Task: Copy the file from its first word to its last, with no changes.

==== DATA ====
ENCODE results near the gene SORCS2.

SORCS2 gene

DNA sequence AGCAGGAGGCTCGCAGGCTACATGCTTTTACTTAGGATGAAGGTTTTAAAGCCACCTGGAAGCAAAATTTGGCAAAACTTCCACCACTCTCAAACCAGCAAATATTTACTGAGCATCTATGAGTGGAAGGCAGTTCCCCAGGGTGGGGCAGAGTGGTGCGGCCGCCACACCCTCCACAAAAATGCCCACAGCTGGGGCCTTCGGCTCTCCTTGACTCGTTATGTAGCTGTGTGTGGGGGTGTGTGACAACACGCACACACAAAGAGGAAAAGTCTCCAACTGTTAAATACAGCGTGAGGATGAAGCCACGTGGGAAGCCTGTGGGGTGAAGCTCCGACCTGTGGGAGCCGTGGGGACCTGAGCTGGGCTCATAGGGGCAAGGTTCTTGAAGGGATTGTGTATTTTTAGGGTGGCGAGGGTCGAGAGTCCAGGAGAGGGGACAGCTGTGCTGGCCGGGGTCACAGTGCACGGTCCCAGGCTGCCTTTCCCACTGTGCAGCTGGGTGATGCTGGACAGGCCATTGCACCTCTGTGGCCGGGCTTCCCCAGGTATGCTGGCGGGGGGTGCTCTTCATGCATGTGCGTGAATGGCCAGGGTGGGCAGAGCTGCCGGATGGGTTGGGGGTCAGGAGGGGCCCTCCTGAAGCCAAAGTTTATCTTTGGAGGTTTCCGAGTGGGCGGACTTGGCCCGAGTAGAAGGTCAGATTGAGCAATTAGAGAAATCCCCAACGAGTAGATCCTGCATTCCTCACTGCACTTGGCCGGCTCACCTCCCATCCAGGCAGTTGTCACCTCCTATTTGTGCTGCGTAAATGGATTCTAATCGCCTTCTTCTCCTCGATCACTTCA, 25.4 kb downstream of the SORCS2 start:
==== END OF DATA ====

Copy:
ENCODE results near the gene SORCS2.

SORCS2 gene

DNA sequence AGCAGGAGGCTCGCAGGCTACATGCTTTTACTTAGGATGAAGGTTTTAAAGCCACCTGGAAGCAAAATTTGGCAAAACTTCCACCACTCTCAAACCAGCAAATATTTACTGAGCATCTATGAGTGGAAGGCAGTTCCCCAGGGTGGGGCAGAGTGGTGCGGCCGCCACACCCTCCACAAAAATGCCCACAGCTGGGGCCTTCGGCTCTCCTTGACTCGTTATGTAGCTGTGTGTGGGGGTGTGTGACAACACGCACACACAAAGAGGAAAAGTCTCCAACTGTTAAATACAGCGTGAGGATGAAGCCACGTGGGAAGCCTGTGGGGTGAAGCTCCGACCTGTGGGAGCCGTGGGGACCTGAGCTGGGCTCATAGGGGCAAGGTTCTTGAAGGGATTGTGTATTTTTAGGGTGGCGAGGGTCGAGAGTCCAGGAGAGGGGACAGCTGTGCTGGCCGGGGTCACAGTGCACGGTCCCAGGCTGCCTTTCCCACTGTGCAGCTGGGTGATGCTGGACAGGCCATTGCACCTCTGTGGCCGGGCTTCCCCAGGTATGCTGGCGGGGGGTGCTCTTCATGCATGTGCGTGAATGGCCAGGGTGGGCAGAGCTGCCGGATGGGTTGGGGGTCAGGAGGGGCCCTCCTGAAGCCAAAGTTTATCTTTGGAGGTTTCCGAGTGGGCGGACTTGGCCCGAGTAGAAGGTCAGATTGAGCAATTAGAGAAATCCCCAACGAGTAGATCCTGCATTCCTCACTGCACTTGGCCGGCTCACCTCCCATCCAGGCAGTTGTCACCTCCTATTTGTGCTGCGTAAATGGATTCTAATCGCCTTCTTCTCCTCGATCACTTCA, 25.4 kb downstream of the SORCS2 start: